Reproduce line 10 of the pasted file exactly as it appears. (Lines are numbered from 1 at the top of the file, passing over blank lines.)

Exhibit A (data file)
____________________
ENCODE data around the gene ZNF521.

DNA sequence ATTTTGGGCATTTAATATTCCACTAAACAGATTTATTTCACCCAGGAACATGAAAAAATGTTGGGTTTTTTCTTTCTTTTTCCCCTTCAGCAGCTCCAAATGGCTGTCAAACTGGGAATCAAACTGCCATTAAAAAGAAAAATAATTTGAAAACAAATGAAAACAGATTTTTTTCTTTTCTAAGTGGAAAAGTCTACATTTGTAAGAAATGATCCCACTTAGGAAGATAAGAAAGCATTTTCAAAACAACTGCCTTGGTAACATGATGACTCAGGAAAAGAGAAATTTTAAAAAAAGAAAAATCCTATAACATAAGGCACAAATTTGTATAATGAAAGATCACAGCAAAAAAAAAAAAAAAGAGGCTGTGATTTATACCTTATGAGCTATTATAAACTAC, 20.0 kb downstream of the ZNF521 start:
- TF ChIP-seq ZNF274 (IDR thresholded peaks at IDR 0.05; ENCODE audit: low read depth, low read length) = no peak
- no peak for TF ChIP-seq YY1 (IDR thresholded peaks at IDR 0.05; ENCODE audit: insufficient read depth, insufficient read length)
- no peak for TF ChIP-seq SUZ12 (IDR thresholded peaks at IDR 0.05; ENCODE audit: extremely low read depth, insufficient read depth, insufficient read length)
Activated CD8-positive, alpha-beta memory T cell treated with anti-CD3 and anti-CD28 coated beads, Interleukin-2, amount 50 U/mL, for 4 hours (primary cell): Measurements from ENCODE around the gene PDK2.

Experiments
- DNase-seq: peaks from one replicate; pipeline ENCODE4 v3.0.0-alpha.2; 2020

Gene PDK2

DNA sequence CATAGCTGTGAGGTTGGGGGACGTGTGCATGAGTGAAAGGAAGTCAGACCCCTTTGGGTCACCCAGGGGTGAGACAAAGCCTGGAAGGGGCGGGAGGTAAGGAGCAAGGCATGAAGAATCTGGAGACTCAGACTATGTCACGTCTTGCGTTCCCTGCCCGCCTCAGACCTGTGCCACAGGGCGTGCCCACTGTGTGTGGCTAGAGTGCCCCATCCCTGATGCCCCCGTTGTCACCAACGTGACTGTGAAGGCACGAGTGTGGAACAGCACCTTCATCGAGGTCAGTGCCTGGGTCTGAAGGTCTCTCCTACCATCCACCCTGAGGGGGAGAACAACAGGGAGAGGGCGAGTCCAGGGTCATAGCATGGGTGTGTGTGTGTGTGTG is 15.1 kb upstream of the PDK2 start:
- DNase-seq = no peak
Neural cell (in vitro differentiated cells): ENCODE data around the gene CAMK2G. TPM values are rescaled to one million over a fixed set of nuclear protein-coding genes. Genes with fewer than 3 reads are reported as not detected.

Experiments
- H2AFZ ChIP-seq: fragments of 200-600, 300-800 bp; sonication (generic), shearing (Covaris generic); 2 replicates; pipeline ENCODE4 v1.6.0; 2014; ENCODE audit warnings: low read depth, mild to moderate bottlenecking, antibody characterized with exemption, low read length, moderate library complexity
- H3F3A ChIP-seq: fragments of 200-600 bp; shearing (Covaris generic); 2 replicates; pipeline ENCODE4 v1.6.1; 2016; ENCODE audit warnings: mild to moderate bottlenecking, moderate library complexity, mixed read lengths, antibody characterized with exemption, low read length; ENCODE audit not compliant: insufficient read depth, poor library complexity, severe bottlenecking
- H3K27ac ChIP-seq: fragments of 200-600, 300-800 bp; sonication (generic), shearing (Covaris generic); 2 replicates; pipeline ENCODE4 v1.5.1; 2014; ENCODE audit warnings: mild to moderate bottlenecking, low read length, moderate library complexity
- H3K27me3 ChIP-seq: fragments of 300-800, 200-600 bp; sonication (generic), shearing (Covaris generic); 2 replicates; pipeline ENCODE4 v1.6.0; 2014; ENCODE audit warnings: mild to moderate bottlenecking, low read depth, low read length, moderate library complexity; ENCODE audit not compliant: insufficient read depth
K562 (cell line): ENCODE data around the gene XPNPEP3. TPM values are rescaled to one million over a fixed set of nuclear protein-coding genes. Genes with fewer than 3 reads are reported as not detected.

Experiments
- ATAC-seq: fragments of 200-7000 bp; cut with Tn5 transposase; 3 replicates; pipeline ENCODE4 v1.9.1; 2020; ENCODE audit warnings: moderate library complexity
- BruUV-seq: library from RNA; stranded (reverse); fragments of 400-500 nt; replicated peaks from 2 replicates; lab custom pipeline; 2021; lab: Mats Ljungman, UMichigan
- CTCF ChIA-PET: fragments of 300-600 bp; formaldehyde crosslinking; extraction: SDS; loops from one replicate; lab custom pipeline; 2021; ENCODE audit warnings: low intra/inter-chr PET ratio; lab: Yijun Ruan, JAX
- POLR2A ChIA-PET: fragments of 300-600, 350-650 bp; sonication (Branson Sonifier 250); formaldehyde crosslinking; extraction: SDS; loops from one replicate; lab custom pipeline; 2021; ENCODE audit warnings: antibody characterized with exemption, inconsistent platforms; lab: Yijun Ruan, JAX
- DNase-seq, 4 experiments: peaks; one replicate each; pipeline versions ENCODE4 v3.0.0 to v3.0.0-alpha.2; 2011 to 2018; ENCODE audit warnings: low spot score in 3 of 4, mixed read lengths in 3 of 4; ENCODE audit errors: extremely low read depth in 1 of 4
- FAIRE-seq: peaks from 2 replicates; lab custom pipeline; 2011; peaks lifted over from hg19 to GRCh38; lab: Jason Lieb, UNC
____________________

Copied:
DNA sequence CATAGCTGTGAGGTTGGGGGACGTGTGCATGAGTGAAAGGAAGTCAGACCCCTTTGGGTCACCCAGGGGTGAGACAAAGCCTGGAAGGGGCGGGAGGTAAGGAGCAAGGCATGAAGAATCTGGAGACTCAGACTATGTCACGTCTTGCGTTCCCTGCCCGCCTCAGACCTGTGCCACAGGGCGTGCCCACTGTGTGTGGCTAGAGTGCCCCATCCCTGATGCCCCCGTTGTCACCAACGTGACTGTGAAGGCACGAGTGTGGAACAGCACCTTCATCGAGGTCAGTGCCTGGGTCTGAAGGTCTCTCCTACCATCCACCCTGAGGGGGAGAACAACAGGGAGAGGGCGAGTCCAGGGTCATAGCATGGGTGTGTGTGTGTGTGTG is 15.1 kb upstream of the PDK2 start: